Background: Emerging data suggest that type 2 diabetes mellitus (T2D) is associated with an increased risk for fractures despite relatively normal or increased bone mineral density (BMD). Although the mechanism for bone fragility in T2D patients is multifactorial, whether glycemic control is important in generating this impairment in bone metabolism remains unclear. The purpose of our study is to identify a hemoglobin A1c (A1c) threshold level by which reduction in bone turnover begins in men with T2D. Method: A cross-sectional analysis of baseline data was obtained from 217 men, ages 35–65, regardless of the presence or absence of hypogonadism or T2D, who participated in 2 clinical trials. The following data were obtained: A1c by HPLC, testosterone and estradiol by LC/MS, bone turnover markers Osteocalcin [OC], C-terminal telopeptide [CTx], and sclerostin by ELISA, and BMD by DXA. Patients were grouped into 4 categories based of A1c (group I: <6%, group II: 6.0–6.4%, group III: 6.5–6.9%, and group IV: ≥7%). Threshold models were fit to the data using nonlinear regression and group comparisons among the different A1c categories performed by ANOVA. Results: Threshold model and nonlinear regression showed an A1c cut-off of 7.0, among all choices of A1cs, yields the least sum of squared errors. A comparison of bone turnover markers revealed relatively lower OC (p = 0.002) and CTx (p = 0.0002) in group IV (A1c ≥7%), compared to the other groups. An analysis of men with T2D (n = 94) showed relatively lower OC (p=0.001) and CTx (p=0.002) in those with A1c ≥7% compared to those with <7%, respectively. The significance between groups persisted even after adjusting for medications and duration of diabetes. Conclusion: An analysis across our entire study population showed a breakpoint A1c level of 7% or greater is associated with lower bone turnover. Also in men with T2D, an A1c ≥7% is associated with low bone turnover.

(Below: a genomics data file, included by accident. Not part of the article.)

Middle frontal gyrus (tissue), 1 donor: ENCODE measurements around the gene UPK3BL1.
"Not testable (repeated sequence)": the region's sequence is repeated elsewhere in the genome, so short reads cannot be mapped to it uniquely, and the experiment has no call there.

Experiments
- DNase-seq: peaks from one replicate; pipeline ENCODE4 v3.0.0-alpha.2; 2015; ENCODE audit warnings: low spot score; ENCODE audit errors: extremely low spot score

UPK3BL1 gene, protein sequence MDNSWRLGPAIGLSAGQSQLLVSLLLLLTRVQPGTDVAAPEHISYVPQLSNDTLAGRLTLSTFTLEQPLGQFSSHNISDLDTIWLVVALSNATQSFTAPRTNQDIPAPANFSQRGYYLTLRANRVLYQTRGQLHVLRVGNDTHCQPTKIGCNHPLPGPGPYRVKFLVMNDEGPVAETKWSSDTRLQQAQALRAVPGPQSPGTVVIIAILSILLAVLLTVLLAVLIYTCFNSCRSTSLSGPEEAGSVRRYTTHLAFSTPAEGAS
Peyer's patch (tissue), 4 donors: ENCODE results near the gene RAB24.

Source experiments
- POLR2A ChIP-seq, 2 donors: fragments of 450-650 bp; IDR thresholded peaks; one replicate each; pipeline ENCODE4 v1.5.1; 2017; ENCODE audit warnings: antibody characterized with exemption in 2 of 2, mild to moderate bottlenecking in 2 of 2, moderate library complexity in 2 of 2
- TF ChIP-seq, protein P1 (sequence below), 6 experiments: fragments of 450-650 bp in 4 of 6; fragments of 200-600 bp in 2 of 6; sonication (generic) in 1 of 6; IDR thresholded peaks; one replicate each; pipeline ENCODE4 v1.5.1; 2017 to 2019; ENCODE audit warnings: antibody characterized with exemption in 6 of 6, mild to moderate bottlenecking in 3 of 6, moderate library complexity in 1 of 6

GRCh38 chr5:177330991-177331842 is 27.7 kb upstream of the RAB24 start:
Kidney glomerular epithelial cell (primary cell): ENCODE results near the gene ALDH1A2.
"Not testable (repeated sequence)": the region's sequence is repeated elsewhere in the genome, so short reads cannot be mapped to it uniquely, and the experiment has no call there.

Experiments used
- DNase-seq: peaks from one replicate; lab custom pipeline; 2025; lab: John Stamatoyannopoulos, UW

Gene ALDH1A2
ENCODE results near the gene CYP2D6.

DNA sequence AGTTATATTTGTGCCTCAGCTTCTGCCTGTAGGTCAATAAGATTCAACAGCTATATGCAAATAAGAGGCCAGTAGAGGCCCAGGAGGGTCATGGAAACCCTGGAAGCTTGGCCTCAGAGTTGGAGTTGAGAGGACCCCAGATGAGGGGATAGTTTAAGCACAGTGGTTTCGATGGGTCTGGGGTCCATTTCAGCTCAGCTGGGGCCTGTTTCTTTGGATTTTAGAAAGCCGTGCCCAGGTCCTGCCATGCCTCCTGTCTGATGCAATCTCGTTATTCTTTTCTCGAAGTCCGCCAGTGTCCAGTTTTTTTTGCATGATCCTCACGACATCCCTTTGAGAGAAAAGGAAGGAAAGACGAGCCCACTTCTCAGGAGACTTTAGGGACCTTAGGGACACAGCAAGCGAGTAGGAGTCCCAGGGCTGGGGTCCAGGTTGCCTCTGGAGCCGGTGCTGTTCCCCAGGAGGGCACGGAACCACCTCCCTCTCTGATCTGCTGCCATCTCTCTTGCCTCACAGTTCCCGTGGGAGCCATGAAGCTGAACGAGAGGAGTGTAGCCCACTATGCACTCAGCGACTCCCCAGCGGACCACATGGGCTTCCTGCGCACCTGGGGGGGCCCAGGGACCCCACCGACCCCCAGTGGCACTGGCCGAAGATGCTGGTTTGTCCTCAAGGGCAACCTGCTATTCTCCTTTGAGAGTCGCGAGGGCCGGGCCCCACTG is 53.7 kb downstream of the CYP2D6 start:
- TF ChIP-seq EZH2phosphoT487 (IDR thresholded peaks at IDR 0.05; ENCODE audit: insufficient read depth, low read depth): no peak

Hemoglobin A1c Threshold for Reduction in Bone Turnover in Men With Type 2 Diabetes Mellitus / Joad, S.; Ballato, E.; Deepika, F. N. U.; Gregori, G.; Fleires-Gutierrez, A. L.; Colleluori, G.; Aguirre, L.; Chen, R.; Russo, V.; Fuenmayor Lopez, V. C.; Qualls, C.; Villareal, D. T.; Armamento-Villareal, R.. - In: FRONTIERS IN ENDOCRINOLOGY. - ISSN 1664-2392. - 12:(2021), p. 788107. [10.3389/fendo.2021.788107]

Hemoglobin A1c Threshold for Reduction in Bone Turnover in Men With Type 2 Diabetes Mellitus

Colleluori G.;
2021-01-01

Abstract

Background: Emerging data suggest that type 2 diabetes mellitus (T2D) is associated with an increased risk for fractures despite relatively normal or increased bone mineral density (BMD). Although the mechanism for bone fragility in T2D patients is multifactorial, whether glycemic control is important in generating this impairment in bone metabolism remains unclear. The purpose of our study is to identify a hemoglobin A1c (A1c) threshold level by which reduction in bone turnover begins in men with T2D. Method: A cross-sectional analysis of baseline data was obtained from 217 men, ages 35–65, regardless of the presence or absence of hypogonadism or T2D, who participated in 2 clinical trials. The following data were obtained: A1c by HPLC, testosterone and estradiol by LC/MS, bone turnover markers Osteocalcin [OC], C-terminal telopeptide [CTx], and sclerostin by ELISA, and BMD by DXA. Patients were grouped into 4 categories based of A1c (group I: <6%, group II: 6.0–6.4%, group III: 6.5–6.9%, and group IV: ≥7%). Threshold models were fit to the data using nonlinear regression and group comparisons among the different A1c categories performed by ANOVA. Results: Threshold model and nonlinear regression showed an A1c cut-off of 7.0, among all choices of A1cs, yields the least sum of squared errors. A comparison of bone turnover markers revealed relatively lower OC (p = 0.002) and CTx (p = 0.0002) in group IV (A1c ≥7%), compared to the other groups. An analysis of men with T2D (n = 94) showed relatively lower OC (p=0.001) and CTx (p=0.002) in those with A1c ≥7% compared to those with <7%, respectively. The significance between groups persisted even after adjusting for medications and duration of diabetes. Conclusion: An analysis across our entire study population showed a breakpoint A1c level of 7% or greater is associated with lower bone turnover. Also in men with T2D, an A1c ≥7% is associated with low bone turnover.
2021
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Utilizza questo identificativo per citare o creare un link a questo documento: https://hdl.handle.net/11566/297231
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